It was then that our regional manager met her and relieved her immediate financial struggles by buying her three cows. When she learned that Christians from the West wanted to help her, she was overcome with relief and gratitude. She cried out in joy:
“Have the Christians in America really heard about me? Yesterday, I had cried out to God and said, ‘Lord, have I been forgotten? Is there anyone helping me?’ Then a man of God from our village prayed for me and said, ‘God will never forsake you.’  I believed that word. I was crying (out to God) yesterday and here you are today with the help I needed.”
Our regional manager was in tears. He sat, comforting her, and explained how the Gospel had advanced from one generation to the next through the sacrifices of the martyrs, like Abraham, over the centuries. He also emphasized that the Lord would never leave her.
Then, just days after our visit, Birtukan gave birth to a baby girl.
Sustaining the Widow
The Bible clearly reveals our Father’s heart for the widow and the fatherless. We knew Birtukan and her baby were precious in the sight of our God, who “defends the cause of the fatherless and the widow, and loves the sojourner, giving him food and clothing” (Deuteronomy 10:18). He tells us that true religion is “to visit orphans and widows in their affliction, and to keep oneself unstained from the world” (James 1:27).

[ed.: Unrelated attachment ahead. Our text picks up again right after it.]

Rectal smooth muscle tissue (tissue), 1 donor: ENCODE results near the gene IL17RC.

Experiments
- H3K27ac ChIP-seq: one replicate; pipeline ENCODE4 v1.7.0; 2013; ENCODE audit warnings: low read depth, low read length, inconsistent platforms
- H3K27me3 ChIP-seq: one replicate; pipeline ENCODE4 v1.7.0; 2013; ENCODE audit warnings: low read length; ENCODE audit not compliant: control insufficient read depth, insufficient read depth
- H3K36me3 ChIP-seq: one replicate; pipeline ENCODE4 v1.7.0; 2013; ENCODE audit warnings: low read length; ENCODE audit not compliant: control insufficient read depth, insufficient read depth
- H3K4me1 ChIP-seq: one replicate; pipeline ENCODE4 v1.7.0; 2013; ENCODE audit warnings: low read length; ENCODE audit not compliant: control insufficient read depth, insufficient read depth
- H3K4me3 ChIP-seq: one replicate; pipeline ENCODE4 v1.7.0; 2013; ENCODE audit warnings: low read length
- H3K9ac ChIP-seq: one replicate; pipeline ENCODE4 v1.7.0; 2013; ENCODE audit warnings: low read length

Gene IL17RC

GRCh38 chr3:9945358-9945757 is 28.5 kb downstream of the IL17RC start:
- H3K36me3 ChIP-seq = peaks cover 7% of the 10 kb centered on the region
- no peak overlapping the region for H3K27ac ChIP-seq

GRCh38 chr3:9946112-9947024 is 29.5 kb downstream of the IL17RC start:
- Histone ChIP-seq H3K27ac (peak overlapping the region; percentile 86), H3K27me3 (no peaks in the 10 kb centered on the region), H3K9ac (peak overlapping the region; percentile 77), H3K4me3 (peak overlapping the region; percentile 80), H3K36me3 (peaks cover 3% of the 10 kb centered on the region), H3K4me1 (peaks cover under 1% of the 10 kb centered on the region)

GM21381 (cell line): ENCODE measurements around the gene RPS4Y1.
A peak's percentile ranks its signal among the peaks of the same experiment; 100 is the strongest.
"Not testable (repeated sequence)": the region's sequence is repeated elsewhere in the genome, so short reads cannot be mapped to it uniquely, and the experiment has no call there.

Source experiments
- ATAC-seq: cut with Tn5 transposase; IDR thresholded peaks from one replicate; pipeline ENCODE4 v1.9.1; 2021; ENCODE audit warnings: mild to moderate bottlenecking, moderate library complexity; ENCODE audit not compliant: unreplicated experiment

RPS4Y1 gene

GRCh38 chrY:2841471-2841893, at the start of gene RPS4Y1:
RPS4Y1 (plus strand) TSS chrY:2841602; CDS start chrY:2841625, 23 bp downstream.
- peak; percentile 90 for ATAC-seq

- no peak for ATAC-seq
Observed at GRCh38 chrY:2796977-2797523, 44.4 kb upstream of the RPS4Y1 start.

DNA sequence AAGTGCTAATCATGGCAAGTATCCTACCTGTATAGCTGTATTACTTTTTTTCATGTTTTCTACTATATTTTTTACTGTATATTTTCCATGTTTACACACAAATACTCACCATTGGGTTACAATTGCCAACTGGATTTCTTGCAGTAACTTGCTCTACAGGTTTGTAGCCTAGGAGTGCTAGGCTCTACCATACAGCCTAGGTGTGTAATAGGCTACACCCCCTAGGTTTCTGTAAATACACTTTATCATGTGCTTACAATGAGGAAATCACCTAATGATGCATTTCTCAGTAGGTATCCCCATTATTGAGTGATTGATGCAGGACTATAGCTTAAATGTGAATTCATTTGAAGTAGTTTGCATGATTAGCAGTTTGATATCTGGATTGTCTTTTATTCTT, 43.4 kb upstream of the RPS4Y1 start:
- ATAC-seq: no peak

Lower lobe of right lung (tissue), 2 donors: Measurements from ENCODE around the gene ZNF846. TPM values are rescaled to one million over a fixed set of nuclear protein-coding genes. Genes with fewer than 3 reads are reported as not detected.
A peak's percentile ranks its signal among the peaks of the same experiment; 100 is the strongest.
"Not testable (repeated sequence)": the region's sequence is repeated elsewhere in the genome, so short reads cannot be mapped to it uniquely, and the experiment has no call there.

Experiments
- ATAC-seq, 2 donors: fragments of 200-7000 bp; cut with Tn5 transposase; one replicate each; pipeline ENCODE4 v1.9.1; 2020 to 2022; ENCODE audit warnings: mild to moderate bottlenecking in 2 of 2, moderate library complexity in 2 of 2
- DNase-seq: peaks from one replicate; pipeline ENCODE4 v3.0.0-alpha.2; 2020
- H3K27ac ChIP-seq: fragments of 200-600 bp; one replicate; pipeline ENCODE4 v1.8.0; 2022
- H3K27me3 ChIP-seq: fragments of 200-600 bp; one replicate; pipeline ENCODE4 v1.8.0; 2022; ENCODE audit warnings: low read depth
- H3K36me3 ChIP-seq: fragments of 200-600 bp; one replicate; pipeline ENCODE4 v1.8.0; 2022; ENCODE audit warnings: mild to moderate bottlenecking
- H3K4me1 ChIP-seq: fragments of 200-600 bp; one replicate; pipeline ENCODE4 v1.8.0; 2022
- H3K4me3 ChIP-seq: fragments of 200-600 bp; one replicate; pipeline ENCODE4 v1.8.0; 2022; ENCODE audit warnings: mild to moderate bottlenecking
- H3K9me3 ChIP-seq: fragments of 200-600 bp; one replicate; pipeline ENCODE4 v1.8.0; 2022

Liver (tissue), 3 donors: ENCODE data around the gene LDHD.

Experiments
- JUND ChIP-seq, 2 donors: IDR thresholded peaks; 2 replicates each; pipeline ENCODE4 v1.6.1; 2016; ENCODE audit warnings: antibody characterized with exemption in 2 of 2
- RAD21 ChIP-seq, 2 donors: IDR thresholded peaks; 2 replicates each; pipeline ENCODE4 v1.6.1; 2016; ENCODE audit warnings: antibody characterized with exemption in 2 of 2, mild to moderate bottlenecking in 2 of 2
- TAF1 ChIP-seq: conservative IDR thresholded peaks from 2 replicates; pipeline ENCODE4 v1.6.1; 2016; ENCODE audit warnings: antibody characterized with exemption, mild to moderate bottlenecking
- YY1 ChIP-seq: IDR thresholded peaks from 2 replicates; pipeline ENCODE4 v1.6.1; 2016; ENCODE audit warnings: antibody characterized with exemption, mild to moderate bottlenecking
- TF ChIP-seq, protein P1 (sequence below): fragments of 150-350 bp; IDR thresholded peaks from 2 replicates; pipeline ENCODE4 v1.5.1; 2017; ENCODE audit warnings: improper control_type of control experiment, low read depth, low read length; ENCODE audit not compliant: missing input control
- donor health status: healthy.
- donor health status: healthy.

Birtukan was deeply touched by the care of her brothers and sisters throughout the world who answered her cries to the Father. Birtukan expressed a great desire that “God would remember those who had helped her in [her] time of need!”
Given Birtukan’s status as a martyr’s widow, ICC later built a small home for her. The cows provided her and her daughter with income through breeding and milk sales, and the home sheltered them in Abraham’s absence.
Later, she told us that she had named her baby Berhane, saying, “I named her Berhane — it means light – because the shedding of her father’s blood has shed the light of the Gospel on the Muslims in the city where he gave his life.” 
The Light Spreads
There was a very prophetic aspect to her choosing the name “Berhane,” and that became clear a year after her birth.